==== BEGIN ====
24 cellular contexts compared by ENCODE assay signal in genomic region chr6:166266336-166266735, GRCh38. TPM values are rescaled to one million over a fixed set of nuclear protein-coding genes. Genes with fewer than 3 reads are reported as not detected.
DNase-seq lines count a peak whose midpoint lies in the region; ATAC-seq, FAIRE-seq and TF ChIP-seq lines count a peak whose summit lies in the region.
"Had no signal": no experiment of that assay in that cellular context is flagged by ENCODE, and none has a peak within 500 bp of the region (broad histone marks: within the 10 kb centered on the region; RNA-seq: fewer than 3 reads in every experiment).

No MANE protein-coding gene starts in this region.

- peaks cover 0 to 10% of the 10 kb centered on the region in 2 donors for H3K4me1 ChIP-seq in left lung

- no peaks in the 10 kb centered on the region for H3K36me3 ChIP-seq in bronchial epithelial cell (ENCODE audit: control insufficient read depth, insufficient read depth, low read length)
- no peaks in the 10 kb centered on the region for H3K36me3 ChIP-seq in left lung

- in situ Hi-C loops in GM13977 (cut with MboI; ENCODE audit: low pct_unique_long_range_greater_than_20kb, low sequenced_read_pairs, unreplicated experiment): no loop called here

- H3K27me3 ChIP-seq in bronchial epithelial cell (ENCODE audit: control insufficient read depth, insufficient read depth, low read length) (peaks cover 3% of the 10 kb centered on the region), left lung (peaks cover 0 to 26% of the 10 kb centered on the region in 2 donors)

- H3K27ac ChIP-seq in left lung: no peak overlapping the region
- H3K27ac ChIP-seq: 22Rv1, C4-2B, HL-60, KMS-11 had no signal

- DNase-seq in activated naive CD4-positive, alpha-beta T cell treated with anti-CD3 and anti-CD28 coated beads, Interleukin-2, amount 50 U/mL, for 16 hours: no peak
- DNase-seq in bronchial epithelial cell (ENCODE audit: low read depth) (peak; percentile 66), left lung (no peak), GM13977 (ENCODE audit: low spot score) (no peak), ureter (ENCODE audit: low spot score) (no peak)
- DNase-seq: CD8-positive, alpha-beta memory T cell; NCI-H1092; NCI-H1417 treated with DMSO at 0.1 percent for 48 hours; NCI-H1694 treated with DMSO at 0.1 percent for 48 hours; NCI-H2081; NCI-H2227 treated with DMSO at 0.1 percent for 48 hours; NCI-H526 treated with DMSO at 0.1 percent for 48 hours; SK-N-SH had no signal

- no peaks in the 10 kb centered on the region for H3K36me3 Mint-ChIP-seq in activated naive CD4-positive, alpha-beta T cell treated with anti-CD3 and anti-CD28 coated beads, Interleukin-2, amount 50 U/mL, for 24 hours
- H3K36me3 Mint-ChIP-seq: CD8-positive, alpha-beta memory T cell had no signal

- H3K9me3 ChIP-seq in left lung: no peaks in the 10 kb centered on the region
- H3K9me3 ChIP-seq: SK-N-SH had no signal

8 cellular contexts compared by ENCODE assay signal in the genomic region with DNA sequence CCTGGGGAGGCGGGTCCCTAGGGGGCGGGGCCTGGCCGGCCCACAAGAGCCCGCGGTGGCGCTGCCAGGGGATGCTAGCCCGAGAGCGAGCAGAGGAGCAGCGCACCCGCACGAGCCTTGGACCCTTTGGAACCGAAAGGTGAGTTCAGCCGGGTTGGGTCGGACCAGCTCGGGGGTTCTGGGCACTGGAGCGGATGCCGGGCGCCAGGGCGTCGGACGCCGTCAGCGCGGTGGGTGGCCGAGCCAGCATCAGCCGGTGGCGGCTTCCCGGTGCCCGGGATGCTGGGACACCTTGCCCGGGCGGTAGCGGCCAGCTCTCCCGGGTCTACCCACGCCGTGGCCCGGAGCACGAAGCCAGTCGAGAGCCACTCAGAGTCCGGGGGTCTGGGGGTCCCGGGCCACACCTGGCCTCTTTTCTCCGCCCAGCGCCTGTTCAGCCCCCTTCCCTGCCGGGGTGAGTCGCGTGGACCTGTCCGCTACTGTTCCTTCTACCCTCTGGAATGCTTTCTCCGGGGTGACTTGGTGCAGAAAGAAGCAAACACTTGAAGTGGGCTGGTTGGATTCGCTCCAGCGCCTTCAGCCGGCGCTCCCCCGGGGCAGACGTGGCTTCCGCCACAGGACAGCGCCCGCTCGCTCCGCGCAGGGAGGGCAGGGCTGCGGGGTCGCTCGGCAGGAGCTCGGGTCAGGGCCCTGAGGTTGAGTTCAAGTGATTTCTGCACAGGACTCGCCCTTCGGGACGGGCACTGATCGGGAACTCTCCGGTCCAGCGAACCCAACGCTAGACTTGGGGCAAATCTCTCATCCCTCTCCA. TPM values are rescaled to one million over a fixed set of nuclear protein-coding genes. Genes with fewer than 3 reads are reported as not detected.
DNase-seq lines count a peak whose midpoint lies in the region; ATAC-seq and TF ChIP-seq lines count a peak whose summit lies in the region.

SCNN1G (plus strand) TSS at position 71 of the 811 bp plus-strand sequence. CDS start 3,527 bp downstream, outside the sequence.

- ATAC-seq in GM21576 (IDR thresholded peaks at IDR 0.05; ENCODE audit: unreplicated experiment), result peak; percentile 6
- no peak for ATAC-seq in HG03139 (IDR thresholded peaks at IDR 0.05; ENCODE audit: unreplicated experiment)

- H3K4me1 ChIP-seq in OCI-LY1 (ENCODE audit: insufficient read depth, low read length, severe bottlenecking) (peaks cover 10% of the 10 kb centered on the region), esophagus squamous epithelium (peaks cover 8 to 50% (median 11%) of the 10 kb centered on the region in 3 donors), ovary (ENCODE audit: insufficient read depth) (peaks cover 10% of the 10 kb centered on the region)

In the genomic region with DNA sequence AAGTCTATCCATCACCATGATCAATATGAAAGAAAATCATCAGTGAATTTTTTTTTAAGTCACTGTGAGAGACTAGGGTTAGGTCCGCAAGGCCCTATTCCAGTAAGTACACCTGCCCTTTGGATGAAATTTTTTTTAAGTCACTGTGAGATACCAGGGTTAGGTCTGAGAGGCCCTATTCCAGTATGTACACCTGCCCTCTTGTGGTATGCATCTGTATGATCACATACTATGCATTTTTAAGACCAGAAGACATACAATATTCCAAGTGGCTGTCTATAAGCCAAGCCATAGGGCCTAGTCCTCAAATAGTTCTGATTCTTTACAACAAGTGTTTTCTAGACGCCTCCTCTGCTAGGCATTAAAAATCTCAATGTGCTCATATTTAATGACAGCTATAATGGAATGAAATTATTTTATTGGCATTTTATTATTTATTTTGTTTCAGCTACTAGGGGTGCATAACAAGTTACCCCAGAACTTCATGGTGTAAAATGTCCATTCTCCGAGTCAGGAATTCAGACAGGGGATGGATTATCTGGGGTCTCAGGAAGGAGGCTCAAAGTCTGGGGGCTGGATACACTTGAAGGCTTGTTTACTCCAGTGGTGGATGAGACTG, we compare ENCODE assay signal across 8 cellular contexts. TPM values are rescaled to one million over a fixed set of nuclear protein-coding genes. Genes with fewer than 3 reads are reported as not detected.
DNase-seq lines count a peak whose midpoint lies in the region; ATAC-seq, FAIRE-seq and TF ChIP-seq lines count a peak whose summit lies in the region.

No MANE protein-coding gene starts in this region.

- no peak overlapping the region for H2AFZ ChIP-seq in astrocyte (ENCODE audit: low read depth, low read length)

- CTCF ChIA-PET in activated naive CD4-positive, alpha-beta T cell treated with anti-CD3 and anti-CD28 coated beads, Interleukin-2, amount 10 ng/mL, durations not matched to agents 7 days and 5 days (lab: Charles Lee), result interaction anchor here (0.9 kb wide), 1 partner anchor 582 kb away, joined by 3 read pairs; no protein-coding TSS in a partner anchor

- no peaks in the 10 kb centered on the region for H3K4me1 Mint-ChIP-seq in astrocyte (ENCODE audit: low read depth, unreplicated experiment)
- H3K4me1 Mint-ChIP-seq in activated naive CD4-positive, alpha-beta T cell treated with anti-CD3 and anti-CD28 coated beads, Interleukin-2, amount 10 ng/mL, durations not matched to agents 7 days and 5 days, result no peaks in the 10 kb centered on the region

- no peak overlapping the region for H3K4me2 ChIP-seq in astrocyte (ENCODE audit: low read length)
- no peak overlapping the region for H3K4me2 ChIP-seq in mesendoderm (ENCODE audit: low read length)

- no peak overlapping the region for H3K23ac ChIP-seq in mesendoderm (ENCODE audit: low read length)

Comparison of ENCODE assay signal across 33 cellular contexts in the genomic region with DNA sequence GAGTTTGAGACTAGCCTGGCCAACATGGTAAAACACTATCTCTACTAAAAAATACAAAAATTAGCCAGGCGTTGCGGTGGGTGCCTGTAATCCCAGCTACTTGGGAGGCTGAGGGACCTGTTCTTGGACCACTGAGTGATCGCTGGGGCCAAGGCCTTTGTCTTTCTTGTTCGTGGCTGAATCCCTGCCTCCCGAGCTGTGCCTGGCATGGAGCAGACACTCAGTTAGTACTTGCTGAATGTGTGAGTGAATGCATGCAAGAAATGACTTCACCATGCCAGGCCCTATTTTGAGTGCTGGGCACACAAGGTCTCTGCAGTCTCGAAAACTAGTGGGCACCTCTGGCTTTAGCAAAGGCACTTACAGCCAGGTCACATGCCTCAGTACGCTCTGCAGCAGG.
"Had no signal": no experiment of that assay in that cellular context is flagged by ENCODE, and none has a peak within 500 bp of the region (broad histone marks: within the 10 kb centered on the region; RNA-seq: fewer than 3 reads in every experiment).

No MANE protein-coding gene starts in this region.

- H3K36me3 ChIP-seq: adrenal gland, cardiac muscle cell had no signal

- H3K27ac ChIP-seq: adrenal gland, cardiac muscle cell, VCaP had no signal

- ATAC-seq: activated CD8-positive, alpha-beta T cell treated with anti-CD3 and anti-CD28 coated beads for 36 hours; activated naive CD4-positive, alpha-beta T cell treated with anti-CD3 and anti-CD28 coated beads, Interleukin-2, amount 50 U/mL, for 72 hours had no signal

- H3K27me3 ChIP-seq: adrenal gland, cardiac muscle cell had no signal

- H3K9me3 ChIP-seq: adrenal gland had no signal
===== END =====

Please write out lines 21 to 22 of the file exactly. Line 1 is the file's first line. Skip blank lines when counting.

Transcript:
SCNN1G (plus strand) TSS at position 71 of the 811 bp plus-strand sequence. CDS start 3,527 bp downstream, outside the sequence.

- ATAC-seq in GM21576 (IDR thresholded peaks at IDR 0.05; ENCODE audit: unreplicated experiment), result peak; percentile 6